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Cop Who Heard Mysterious Voice Say 'Help Me' at Deadly Crash Scene Says This Is the 'Only Explanation' For What Unfolded


"There's a God out there."

Tyler Beddoes is one of the four cops with the Spanish Fork Police Department in Spanish Fork, Utah, who reported hearing a mysterious voice seemingly coming from a vehicle that they found submerged in a frigid river last year — a voice that urgently implored them to "help."

When Beddoes and his fellow policemen reached the car — assuming that the pleas were coming from inside of the vehicle — it quickly became clear that Lynn Groesbeck, the adult woman inside, had been deceased for quite some time.

In the backseat, though, her 18-month-old daughter, Lily, was still alive, but in critical condition — a miracle considering that she had been sitting in the partially submerged vehicle for around 14 hours at the time.

Lily survived the March 2015 accident, but, to date, there is no definitive explanation regarding the source of the voice that reportedly said, "Help me," with Beddoes telling The Church Boyspodcast that he believes it was an angel who was guiding his team to the car.

"For me it's easy to say .... the only explanation for that voice would have been an angel," he said. "I can say that it's 100 percent it's an angel that day that helped me."

Listen to Beddoes explain his experience below:

Both Beddoes and his co-author Ptolemy Tompkins also discuss the incident in detail in their new book "Proof of Angels," with both authors saying that they are certain that the rescue involved divine intervention.

And Tompkins, who has authored numerous books about spirituality and related themes, discussed the fascinating and unlikely way that he came to work on "Proof of Angels" with Beddoes.

He recalled speaking with his wife one day about the dramatic rescue story after a magazine that she works for decided not to cover it. At the time, Tomkins and Beddoes didn't yet know one another.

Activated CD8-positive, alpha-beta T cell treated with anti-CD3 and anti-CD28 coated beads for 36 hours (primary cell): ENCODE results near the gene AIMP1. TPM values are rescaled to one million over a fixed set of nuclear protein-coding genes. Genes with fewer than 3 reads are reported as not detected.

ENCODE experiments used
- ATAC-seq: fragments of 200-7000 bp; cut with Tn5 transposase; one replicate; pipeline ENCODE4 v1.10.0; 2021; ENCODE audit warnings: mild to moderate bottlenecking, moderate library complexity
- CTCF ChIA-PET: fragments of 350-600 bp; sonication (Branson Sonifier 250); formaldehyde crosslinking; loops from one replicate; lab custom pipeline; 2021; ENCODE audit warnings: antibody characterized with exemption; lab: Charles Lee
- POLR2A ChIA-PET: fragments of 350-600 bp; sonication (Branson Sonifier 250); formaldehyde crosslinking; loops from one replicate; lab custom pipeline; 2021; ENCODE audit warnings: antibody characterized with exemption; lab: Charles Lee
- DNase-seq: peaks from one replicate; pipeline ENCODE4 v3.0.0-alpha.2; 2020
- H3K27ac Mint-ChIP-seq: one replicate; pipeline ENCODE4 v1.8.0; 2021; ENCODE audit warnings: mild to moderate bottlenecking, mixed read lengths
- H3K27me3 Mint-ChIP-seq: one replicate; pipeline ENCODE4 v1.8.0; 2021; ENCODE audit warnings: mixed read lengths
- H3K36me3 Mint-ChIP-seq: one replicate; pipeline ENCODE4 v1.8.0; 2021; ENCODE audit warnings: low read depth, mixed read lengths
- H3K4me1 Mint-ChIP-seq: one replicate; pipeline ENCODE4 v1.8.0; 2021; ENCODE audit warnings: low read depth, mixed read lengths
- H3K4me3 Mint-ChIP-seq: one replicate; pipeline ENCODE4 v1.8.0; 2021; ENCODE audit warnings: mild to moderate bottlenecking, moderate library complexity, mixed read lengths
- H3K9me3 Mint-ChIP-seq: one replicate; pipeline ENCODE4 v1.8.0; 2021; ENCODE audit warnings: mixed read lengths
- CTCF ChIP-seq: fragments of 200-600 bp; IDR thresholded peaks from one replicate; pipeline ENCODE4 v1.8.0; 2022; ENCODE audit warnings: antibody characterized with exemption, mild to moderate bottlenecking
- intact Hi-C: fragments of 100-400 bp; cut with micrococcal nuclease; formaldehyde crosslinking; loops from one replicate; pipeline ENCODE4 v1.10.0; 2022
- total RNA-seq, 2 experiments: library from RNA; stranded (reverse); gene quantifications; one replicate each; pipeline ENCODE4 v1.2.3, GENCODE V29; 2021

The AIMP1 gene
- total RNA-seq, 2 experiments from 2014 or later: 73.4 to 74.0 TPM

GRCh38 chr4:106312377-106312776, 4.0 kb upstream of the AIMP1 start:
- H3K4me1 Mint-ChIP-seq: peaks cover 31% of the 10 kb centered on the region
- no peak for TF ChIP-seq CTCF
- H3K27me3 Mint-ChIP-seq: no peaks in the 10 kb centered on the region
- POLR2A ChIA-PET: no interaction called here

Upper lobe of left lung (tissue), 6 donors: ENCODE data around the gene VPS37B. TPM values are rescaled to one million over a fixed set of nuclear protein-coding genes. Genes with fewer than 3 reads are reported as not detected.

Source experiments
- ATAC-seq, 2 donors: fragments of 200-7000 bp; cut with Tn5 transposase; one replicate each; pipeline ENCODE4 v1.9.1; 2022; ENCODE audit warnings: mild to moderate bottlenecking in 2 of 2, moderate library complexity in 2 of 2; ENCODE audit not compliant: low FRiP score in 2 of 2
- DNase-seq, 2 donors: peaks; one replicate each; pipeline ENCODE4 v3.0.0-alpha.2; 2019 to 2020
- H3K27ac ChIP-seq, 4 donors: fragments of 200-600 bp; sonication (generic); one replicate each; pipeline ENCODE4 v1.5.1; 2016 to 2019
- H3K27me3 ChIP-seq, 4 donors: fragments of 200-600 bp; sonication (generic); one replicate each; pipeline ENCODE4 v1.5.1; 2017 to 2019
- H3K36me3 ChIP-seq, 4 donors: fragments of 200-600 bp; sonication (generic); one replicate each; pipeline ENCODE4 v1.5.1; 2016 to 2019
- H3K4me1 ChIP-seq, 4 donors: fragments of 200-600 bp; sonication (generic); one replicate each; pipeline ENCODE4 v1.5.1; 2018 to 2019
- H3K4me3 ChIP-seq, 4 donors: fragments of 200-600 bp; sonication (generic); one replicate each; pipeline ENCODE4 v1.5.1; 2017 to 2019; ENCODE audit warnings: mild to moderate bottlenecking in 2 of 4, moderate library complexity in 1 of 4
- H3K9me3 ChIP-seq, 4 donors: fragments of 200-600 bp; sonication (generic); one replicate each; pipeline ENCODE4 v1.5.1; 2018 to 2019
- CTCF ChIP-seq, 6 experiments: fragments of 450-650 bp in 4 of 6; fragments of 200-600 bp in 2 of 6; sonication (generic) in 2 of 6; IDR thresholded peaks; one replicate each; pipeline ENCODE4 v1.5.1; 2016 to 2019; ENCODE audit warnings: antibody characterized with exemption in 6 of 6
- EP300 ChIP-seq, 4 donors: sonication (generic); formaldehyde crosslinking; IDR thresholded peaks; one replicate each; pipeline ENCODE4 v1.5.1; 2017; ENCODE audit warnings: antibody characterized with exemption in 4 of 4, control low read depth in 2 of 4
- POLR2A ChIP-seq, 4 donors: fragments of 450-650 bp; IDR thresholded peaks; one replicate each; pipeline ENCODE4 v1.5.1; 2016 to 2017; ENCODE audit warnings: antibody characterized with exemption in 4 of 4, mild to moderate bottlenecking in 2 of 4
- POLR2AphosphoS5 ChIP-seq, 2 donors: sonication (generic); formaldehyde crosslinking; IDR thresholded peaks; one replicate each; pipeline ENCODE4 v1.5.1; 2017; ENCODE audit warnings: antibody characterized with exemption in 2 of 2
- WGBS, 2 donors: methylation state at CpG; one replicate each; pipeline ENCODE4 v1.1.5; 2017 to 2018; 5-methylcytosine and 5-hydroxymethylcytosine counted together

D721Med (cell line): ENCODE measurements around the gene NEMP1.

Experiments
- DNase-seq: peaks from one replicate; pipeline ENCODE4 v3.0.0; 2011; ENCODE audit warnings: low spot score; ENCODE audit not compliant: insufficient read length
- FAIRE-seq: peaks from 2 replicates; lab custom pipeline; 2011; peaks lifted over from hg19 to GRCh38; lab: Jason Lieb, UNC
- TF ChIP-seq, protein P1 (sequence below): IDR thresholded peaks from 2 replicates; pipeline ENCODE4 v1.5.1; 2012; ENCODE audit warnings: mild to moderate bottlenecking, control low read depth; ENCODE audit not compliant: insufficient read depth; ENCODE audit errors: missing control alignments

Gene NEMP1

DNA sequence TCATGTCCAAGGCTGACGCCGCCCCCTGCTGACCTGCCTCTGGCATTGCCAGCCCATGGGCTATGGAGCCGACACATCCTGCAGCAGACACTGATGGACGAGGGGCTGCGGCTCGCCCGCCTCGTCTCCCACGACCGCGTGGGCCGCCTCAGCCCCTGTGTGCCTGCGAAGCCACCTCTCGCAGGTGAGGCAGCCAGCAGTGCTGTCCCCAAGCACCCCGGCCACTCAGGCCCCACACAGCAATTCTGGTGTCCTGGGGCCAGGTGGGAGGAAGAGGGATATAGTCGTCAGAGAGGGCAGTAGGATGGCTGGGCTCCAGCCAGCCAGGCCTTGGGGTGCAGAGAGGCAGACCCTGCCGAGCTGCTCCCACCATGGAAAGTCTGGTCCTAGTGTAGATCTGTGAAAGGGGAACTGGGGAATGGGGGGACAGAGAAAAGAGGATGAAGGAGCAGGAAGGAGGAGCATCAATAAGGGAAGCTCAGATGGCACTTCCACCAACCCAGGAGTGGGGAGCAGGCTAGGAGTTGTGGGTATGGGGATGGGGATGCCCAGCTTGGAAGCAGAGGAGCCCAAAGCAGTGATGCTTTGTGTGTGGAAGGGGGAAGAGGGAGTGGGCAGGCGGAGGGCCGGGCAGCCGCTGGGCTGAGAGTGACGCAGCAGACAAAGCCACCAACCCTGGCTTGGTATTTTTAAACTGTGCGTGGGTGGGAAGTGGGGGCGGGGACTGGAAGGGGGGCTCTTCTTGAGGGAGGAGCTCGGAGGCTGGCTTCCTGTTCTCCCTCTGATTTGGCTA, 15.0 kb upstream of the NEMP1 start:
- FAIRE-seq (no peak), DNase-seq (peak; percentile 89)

After learning more about what had happened at the river in Utah that day, Tompins said that he felt that it was an "amazing story." Then, an hour later something fascinating happened.

"It was about an hour after [my wife called to tell me about it] that I got a call from Jen at this literary agency," he said. "[And she] said, 'We've got one of those policemen there and we think maybe there's a book [here].'"

And from there, the project took form. The rescue and the book project have entirely and collectively transformed Beddoes' faith. At the time of the accident in March 2015, Beddoes, who is a Mormon, said that he was struggling and questioning God after working on a tough homicide case. Now, things are quite different.

"It's been remarkable ... since then that things just changed for me," he told The Church Boys. "I don't doubt God anymore and I look at the positives in life. I was so focused on negatives. I think that it was eating me alive."

Listen to Beddoes go into more detail about the dramatic rescue below:

As for his personal belief that angels are a reality, Tomkins pointed to the plethora of claims from people across the globe.

"People see [angels] all the time. If I were asked, 'What do I think is the most convincing angel experience?' I would answer, 'It's the experience your uncle Harry had that he's never told you about,'" he said. "If you throw a rock you will find somebody who knows somebody who had something strange happen one day when they were stuck in a very dangerous part of a highway and there was nobody around — and somebody showed up and changed the tire and left."

Beddoes is hoping that "Proof of Angels" will help others who might be in a tough situation or a "dark spot," as he said that he was at the time of the rescue, to find hope and to realize that "there's a God out there."


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